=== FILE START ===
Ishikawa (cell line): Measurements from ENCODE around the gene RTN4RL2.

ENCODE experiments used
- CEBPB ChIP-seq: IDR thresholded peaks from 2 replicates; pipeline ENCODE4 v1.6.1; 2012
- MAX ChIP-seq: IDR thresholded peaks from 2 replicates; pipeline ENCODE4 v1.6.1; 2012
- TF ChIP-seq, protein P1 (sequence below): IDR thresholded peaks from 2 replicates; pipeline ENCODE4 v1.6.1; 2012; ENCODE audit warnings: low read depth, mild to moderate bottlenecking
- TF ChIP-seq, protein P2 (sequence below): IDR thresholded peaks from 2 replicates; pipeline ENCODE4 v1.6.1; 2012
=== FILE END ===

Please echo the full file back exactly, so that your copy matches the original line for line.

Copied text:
Ishikawa (cell line): Measurements from ENCODE around the gene RTN4RL2.

ENCODE experiments used
- CEBPB ChIP-seq: IDR thresholded peaks from 2 replicates; pipeline ENCODE4 v1.6.1; 2012
- MAX ChIP-seq: IDR thresholded peaks from 2 replicates; pipeline ENCODE4 v1.6.1; 2012
- TF ChIP-seq, protein P1 (sequence below): IDR thresholded peaks from 2 replicates; pipeline ENCODE4 v1.6.1; 2012; ENCODE audit warnings: low read depth, mild to moderate bottlenecking
- TF ChIP-seq, protein P2 (sequence below): IDR thresholded peaks from 2 replicates; pipeline ENCODE4 v1.6.1; 2012